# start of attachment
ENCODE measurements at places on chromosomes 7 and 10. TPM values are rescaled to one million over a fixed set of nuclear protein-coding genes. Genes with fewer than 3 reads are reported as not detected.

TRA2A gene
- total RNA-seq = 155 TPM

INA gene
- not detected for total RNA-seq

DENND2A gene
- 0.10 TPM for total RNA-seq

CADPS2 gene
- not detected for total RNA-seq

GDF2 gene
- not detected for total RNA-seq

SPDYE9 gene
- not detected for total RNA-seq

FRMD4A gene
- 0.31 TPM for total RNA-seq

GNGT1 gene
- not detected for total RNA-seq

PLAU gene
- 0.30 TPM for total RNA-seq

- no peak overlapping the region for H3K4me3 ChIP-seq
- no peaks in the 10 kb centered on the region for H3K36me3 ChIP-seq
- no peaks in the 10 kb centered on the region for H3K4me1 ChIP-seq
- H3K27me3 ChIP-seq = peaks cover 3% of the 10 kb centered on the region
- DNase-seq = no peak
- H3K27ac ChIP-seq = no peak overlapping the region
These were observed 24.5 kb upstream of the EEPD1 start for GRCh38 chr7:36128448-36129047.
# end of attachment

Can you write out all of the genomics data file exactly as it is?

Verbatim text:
ENCODE measurements at places on chromosomes 7 and 10. TPM values are rescaled to one million over a fixed set of nuclear protein-coding genes. Genes with fewer than 3 reads are reported as not detected.

TRA2A gene
- total RNA-seq = 155 TPM

INA gene
- not detected for total RNA-seq

DENND2A gene
- 0.10 TPM for total RNA-seq

CADPS2 gene
- not detected for total RNA-seq

GDF2 gene
- not detected for total RNA-seq

SPDYE9 gene
- not detected for total RNA-seq

FRMD4A gene
- 0.31 TPM for total RNA-seq

GNGT1 gene
- not detected for total RNA-seq

PLAU gene
- 0.30 TPM for total RNA-seq

- no peak overlapping the region for H3K4me3 ChIP-seq
- no peaks in the 10 kb centered on the region for H3K36me3 ChIP-seq
- no peaks in the 10 kb centered on the region for H3K4me1 ChIP-seq
- H3K27me3 ChIP-seq = peaks cover 3% of the 10 kb centered on the region
- DNase-seq = no peak
- H3K27ac ChIP-seq = no peak overlapping the region
These were observed 24.5 kb upstream of the EEPD1 start for GRCh38 chr7:36128448-36129047.